On 27 March 2002, a Fokker F28 being operated by Air Canada Regional Airlines (t/a Air Canada Jazz) on a scheduled night passenger flight from Toronto to Saint John, having made an uneventful procedural ILS approach to Runway 05 at destination, departed the slippery landing runway to the left shortly after touchdown in normal visibility conditions but regained it before coming to a stop. Aircraft damage was limited to minor cuts in the tyres of the right main and nose landing gear and damage to one runway edge light. There were no injuries to any of the occupants.
An Investigation was carried out by the Canadian Transportation Safety Board. It was established that after the nose gear had touched down, the aircraft had started to drift uncontrollably to the left and the left main wheels had departed the side of the runway for a distance of approximately 275 metres before regaining the paved surface. The left main gear track was found to have been just under five metres from the runway edge at its furthest point. It was noted Runway 05, the incident runway, was asphalt surfaced, 2130 metres long and 60 metres wide. Air traffic communications between the ‘certified uncontrolled’ airport at Saint John and the aircraft had been in the hands of the airport ‘Flight Service Station’ (FSS) personnel.
The weather conditions being reported shortly before the aircraft landed were a wind velocity of 140° / 9 knots in light snow with visibility of 1400 metres and a temperature of MS02. The effect of a near zero surface temperature on the minimal snow covering was to be conducive to the incidence of slush on the runway rather than dry snow grains.
FDR data showed that the Flap 42 landing had been made near the runway centreline at a speed compatible with the calculated Vref and just three degrees to the right of the runway heading. After nosewheel contact, the aircraft heading had increased to 065 degrees, while the aircraft had drifted towards the left side of the runway. It was considered that the drift was probably a result of the combined effect of the crosswind from the right and the small amount of pre-existing left drift at touchdown. However, the investigation could not determine the extent to which either contributed.
The flight crew had attempted to correct the ground path of the aircraft by using rudder and nosewheel steering inputs but despite an increasing heading to the right, the aircraft continued to drift toward the left and off the runway. Partial control of the aircraft had been regained as the left main gear regained the paved surface but steering response had still been ineffective with the aircraft continuing to slide with the nose slewed to the right. The flight crew had shut down the left engine at about 60 KIAS after which the aircraft had remained aligned with the runway centreline. It was stopped and then taxied to the ramp with the flight crew advising the FSS that the braking action on Runway 05 was very poor and that they “believed the aircraft had come very close to the runway edge”. It was subsequently confirmed that the aircraft had left the runway, which at the time of landing had not been cleared of a light and recent snow covering of about 6mm on a previously dry and bare surface. It was noted that the flight crew had declined the offer of a “centreline sweep” of the runway prior to their landing.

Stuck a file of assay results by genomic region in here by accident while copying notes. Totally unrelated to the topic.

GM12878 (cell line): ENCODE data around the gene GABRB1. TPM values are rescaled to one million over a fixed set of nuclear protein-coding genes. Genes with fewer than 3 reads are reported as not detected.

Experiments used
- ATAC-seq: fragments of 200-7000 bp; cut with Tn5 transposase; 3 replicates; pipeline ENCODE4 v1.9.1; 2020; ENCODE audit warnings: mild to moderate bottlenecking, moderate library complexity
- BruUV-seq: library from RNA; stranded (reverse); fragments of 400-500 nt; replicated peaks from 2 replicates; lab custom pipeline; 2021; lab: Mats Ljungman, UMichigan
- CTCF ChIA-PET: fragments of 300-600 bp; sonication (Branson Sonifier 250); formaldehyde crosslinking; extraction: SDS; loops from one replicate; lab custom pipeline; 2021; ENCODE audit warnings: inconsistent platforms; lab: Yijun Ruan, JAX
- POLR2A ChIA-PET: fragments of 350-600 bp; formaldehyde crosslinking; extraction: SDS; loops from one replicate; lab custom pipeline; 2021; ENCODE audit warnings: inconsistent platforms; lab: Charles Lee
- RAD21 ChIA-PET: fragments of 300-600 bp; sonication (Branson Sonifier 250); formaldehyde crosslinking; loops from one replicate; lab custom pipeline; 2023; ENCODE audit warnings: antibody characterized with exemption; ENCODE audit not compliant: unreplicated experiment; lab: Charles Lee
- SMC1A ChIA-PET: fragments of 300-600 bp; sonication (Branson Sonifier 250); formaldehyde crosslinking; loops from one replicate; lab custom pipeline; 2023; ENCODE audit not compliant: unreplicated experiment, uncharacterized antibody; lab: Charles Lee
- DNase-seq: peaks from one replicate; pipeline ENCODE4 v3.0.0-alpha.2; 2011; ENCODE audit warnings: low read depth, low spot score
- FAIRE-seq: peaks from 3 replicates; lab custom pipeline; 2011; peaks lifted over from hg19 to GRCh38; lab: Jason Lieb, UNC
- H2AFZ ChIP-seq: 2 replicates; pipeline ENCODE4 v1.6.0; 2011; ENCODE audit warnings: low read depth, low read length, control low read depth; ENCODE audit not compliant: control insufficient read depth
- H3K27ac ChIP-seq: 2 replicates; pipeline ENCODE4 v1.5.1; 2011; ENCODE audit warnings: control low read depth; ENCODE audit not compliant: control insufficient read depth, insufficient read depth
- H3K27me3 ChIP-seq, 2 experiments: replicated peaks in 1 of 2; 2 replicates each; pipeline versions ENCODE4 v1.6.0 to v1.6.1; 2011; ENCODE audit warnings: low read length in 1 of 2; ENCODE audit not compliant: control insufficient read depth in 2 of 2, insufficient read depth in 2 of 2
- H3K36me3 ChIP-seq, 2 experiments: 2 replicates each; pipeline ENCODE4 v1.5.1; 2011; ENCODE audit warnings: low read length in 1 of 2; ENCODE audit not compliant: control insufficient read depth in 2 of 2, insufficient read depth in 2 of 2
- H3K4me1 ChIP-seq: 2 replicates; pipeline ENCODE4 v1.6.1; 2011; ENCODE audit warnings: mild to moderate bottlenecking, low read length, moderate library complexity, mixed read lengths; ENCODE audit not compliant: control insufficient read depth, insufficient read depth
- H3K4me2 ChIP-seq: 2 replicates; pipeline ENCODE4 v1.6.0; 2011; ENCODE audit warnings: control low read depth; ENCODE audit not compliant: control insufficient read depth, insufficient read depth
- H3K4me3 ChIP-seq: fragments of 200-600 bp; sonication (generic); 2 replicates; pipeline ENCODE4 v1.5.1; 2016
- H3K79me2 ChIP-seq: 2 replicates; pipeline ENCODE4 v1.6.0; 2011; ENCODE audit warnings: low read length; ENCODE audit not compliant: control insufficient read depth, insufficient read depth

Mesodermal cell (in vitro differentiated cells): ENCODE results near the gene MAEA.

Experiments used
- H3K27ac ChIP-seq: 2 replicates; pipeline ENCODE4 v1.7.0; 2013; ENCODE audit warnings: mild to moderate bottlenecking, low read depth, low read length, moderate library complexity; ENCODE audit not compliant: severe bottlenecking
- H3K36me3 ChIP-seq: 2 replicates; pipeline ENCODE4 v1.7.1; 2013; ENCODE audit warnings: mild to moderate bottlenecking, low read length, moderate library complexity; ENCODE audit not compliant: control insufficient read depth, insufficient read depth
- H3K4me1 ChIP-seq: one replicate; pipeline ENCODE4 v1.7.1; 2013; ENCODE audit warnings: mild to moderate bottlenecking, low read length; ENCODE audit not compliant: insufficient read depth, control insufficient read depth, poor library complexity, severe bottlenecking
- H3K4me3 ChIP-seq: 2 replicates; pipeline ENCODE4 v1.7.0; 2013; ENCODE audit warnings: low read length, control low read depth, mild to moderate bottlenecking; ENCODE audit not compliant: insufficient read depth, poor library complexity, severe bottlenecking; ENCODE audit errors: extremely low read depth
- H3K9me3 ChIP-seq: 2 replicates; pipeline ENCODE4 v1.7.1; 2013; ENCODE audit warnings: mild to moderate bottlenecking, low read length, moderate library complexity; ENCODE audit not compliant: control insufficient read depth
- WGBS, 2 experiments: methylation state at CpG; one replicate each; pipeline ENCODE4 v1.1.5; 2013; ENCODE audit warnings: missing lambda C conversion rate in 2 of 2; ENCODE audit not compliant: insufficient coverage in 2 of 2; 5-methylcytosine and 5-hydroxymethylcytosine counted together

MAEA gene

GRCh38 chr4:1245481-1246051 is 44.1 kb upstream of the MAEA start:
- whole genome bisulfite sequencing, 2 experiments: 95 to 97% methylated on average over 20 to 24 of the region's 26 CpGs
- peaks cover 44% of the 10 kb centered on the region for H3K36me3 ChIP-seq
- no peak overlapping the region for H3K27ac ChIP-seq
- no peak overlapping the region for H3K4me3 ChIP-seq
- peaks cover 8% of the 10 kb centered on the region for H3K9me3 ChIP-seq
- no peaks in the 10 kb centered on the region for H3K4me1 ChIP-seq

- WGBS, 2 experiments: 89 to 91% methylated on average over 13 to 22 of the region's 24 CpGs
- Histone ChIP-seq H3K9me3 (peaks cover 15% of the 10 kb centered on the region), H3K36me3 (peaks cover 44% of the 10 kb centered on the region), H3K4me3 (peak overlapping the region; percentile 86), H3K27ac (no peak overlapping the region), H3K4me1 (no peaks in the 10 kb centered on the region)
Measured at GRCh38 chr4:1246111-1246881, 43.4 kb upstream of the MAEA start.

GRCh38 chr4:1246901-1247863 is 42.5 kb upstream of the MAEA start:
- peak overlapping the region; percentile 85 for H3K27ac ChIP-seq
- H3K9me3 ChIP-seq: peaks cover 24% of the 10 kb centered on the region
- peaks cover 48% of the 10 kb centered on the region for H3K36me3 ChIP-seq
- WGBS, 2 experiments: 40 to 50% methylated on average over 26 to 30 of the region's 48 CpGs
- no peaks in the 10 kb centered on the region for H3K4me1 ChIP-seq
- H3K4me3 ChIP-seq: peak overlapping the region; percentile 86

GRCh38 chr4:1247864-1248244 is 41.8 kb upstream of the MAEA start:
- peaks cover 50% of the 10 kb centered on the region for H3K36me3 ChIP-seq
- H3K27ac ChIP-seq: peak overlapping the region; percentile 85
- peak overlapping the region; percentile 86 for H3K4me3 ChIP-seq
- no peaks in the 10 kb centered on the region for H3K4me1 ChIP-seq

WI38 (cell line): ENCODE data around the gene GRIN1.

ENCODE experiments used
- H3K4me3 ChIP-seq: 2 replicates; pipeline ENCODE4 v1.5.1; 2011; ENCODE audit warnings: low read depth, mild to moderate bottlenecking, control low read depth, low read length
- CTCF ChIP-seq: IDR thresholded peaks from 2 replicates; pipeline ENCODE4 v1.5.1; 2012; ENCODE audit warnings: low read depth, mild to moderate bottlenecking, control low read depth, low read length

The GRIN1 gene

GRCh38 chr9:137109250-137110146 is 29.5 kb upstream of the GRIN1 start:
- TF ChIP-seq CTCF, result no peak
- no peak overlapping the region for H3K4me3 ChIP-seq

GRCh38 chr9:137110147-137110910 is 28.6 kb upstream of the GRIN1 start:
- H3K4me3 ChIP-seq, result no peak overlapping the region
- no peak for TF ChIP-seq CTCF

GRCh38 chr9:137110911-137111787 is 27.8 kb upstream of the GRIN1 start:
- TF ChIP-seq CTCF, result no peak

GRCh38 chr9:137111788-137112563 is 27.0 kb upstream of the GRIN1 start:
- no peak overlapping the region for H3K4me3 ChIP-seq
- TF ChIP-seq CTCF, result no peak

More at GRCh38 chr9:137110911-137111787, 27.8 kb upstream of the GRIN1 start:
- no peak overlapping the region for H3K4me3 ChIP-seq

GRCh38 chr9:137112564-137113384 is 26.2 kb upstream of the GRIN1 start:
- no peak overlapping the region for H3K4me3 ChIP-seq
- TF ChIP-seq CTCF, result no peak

At the time if the occurrence, runway surface friction in Canada was being measured using a decelerometer. This was used as a means to report values for friction on a linear scale in increments from 0 to 1, with 1 being equivalent to the theoretical maximum decelerating capability or friction on a dry runway. These values were referred to as the Canadian Runway Friction Index (CRFI). However, this measurement is not valid on slush-covered runway such as the one which prevailed and the most recent value was in any case not passed to the crew prior to landing.
The Investigation concluded that the cause of the excursion was that:
“The poor friction characteristics of the runway, due to slush contamination, did not allow the crew to correct the aircraft's ground track after touchdown and the aircraft slid off the side of the runway”.
Following the occurrence, the aircraft operator indicated that it would take the following steps to reduce the likelihood of further runway excursions in conditions where slush might be encountered:
- Publish a Flight Operations Bulletin advising flight crews of the potential for CRFI reports to become invalid quickly after the reading was taken, particularly during changing weather conditions where temperatures are at or near the freezing level and surfaces are contaminated with snow, slush, ice or standing water, or where precipitation or visible moisture is present during the approach and landing.
- Direct crews to consider delaying a landing and consider the validity of CRFI reports only after the runway has been swept giving due consideration to depth of contaminates between the time of the CRFI measurement and the landing. CRFI reports taken prior to the removal of contaminants from the runway should be considered unreliable and extreme caution should be taken prior to landing in such conditions.
- Require crews to confirm the type of runway de-ice treatment used prior to the CRFI being taken on ice-covered runways.
- Include a review of winter operations, with emphasis given to runway conditions, in recurrent ground school and simulator programs.
- Add discussion on aircraft directional energy after break out and prior to landing on contaminated runways to recurrent ground school and simulator training programs.
The Final Report of the Investigation was authorised for release on 17 December 2002 and may be seen in full at SKYbrary bookshelf: TSB Aviation Investigation Report A02A0038